Since the spread of Christianity from the Levant to Europe and North Africa during the early Roman Empire, Christendom has been divided in the pre-existing Greek East and Latin West. Consequently, different versions of the Christian religion arose with their own beliefs and practices, centred around the cities of Rome (Western Christianity, whose community was called Western or Latin Christendom) and Constantinople (Eastern Christianity, whose community was called Eastern Christendom). From the 11th to 13th centuries, Latin Christendom rose to the central role of the Western world. The history of the Christian world spans about 1,700 years and includes a variety of socio-political developments, as well as advances in the arts, architecture, literature, science, philosophy, and technology.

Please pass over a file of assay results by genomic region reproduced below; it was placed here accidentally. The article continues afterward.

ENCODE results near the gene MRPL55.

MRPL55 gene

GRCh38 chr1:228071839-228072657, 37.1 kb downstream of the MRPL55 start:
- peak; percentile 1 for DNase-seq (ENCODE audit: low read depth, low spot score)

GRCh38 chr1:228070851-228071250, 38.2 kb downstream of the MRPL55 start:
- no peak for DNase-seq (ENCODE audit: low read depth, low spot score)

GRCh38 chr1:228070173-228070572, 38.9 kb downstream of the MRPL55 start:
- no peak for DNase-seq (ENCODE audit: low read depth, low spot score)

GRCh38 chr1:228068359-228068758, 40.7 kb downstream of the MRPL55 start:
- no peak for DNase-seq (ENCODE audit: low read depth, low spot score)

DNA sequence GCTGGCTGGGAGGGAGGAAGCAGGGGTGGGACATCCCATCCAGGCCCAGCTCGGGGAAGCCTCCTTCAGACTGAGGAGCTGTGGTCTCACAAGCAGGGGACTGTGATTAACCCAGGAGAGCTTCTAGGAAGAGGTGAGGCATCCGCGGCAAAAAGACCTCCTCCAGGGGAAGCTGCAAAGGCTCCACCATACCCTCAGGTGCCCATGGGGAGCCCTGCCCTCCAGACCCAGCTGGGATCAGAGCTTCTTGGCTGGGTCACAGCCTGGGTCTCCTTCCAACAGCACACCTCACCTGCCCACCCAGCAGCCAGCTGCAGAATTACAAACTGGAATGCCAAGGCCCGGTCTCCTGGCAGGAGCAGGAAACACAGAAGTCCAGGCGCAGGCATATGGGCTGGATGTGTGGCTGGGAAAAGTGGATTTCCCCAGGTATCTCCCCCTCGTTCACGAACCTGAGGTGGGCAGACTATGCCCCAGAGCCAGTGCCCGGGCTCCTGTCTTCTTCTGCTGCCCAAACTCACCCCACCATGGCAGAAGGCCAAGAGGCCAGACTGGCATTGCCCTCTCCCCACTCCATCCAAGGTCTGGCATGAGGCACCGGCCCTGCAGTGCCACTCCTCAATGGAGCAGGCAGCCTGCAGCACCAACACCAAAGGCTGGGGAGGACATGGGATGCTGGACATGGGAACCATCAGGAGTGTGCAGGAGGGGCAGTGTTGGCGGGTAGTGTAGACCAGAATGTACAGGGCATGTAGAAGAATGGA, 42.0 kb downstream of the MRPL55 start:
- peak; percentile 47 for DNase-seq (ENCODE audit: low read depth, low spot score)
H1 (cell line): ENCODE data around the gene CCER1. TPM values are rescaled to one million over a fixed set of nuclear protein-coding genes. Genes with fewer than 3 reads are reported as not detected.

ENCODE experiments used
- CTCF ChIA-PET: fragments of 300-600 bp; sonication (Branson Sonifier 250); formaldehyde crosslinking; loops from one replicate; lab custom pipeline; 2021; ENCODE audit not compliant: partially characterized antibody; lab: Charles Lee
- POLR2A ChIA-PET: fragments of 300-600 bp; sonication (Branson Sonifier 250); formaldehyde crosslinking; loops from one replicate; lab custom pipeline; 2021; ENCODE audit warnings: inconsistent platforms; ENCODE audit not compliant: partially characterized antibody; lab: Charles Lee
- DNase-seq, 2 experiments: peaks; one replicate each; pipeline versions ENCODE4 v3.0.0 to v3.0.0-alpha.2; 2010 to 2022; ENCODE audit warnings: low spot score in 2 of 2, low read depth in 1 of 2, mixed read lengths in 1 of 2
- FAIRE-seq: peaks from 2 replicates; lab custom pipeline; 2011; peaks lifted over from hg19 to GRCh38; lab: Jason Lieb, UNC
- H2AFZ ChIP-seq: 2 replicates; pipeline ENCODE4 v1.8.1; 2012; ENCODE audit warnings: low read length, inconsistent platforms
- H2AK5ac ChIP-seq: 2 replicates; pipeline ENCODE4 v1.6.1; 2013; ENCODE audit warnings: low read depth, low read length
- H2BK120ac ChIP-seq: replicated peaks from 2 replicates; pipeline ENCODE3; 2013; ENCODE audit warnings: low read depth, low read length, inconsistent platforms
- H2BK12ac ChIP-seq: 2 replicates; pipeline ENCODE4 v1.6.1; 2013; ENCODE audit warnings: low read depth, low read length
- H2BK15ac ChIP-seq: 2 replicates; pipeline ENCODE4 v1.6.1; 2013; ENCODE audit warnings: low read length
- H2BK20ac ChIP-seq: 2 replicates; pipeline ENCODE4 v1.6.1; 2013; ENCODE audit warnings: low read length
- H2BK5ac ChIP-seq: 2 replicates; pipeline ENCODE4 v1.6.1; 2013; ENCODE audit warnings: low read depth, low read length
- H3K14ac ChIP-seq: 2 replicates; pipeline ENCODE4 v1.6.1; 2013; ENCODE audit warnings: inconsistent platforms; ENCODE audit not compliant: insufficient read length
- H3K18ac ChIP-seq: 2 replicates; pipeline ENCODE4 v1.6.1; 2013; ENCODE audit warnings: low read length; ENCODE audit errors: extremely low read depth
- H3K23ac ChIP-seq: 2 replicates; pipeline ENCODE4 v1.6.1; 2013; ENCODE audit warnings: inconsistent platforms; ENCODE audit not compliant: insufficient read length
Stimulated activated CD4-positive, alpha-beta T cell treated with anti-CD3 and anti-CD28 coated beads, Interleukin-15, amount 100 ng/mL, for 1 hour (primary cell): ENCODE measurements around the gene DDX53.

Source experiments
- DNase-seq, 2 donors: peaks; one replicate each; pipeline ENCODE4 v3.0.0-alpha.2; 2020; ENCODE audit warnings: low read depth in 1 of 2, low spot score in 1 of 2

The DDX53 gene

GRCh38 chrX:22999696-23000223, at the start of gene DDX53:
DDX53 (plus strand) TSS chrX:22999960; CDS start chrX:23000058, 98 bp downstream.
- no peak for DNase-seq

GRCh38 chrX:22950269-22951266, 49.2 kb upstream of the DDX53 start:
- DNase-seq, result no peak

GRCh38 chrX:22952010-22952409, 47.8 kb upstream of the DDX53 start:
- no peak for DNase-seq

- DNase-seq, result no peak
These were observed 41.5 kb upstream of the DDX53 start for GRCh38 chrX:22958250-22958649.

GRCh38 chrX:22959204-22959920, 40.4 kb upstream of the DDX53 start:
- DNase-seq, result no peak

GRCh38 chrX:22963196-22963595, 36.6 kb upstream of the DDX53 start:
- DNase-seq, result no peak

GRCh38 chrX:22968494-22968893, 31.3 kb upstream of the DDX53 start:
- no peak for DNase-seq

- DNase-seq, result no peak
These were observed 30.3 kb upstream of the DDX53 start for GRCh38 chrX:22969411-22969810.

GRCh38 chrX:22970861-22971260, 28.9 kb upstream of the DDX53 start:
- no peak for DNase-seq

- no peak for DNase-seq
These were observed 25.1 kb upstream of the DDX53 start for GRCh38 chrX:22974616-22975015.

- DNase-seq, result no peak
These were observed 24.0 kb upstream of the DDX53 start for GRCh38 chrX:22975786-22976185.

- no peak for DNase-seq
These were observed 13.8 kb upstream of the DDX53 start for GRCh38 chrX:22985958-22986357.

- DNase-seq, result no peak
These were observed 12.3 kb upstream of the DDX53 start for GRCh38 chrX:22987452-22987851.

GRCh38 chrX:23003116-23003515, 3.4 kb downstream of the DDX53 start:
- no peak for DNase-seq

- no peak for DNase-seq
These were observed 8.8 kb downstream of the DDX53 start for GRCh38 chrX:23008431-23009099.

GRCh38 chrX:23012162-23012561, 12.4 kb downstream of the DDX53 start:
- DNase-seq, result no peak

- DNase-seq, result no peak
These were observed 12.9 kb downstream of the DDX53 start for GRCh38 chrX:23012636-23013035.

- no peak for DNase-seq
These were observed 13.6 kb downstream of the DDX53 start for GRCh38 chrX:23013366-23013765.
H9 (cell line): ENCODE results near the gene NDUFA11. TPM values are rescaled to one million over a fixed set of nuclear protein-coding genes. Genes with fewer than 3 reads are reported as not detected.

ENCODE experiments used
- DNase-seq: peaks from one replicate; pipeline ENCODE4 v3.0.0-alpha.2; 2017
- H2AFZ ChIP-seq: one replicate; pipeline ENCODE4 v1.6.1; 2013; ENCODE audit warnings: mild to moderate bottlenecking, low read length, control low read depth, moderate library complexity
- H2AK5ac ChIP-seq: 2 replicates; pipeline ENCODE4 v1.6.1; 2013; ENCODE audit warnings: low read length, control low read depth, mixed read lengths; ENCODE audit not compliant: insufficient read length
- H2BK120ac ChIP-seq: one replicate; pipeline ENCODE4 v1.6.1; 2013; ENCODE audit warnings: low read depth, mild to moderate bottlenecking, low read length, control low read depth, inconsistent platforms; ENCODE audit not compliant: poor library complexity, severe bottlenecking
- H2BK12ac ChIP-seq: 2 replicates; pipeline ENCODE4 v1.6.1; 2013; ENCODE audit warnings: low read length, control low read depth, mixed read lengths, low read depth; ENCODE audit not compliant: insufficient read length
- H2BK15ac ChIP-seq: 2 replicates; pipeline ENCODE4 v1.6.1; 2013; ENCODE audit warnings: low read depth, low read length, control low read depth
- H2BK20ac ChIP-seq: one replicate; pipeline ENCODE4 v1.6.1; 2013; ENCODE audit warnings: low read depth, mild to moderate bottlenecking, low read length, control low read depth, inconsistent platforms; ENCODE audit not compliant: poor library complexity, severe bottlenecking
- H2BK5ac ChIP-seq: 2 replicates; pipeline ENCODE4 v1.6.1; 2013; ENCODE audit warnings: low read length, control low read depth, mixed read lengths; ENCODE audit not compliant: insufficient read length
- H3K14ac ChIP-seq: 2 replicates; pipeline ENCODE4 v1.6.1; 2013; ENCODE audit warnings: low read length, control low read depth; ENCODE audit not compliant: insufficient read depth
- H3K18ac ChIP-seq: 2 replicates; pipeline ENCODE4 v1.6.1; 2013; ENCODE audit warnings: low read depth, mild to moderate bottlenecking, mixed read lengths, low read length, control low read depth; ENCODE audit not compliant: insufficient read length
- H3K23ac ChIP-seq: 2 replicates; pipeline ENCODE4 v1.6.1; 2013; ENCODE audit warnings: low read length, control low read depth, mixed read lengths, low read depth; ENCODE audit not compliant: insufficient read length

The term usually refers to the Middle Ages and to the Early Modern period during which the Christian world represented a geopolitical power that was juxtaposed with both the pagan and especially the Muslim world.